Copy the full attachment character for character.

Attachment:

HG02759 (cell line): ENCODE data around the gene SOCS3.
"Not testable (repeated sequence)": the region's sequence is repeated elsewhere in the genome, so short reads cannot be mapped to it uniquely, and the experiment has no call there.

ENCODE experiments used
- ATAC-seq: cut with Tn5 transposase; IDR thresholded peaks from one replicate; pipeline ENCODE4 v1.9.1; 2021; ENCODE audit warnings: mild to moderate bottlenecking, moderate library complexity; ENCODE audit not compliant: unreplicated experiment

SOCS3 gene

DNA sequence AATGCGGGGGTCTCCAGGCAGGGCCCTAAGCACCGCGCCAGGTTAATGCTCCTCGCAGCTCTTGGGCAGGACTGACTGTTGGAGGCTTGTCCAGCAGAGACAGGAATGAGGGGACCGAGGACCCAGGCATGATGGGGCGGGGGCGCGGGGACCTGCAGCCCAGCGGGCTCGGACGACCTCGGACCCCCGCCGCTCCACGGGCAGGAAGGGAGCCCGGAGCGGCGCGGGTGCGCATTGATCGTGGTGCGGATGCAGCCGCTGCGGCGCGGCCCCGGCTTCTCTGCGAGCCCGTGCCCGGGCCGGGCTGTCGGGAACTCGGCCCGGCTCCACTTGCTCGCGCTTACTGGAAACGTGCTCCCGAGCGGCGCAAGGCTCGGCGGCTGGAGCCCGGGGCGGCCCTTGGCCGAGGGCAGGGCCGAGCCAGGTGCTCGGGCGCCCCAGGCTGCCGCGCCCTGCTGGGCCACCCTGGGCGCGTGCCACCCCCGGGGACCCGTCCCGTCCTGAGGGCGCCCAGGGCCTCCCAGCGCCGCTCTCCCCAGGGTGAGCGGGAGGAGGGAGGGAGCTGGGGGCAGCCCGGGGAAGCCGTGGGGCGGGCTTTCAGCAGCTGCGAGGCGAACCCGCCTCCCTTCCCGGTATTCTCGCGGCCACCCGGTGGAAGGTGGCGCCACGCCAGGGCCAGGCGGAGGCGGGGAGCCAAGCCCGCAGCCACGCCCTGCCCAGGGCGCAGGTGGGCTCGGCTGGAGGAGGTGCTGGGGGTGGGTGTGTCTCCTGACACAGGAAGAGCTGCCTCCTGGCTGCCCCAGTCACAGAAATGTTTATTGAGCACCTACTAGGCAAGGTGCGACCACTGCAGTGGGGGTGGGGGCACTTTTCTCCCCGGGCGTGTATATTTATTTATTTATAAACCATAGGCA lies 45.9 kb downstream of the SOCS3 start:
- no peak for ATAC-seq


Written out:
HG02759 (cell line): ENCODE data around the gene SOCS3.
"Not testable (repeated sequence)": the region's sequence is repeated elsewhere in the genome, so short reads cannot be mapped to it uniquely, and the experiment has no call there.

ENCODE experiments used
- ATAC-seq: cut with Tn5 transposase; IDR thresholded peaks from one replicate; pipeline ENCODE4 v1.9.1; 2021; ENCODE audit warnings: mild to moderate bottlenecking, moderate library complexity; ENCODE audit not compliant: unreplicated experiment

SOCS3 gene

DNA sequence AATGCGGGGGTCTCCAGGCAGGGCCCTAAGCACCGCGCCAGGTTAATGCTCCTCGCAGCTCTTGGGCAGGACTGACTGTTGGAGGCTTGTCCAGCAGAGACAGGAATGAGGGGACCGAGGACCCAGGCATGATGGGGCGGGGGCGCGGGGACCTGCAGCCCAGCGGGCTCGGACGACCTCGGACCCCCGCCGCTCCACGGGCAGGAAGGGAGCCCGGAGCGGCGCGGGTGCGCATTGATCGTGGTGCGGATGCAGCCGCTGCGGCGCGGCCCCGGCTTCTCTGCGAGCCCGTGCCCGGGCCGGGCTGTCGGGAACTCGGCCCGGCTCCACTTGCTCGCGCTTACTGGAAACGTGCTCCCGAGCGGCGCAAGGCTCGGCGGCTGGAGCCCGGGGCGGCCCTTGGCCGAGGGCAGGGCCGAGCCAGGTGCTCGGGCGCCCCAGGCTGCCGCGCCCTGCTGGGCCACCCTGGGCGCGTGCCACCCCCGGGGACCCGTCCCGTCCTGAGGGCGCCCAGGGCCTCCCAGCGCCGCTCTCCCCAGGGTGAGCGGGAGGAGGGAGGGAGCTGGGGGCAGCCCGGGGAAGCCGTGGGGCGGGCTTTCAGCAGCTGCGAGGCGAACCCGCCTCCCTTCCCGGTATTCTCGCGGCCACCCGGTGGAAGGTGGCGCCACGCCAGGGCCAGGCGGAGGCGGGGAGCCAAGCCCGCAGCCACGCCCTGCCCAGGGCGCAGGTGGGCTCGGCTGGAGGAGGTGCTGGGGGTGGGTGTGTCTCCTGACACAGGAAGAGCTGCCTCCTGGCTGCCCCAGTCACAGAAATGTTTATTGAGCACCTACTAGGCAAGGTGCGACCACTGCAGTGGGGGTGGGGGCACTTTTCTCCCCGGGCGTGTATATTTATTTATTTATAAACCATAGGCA lies 45.9 kb downstream of the SOCS3 start:
- no peak for ATAC-seq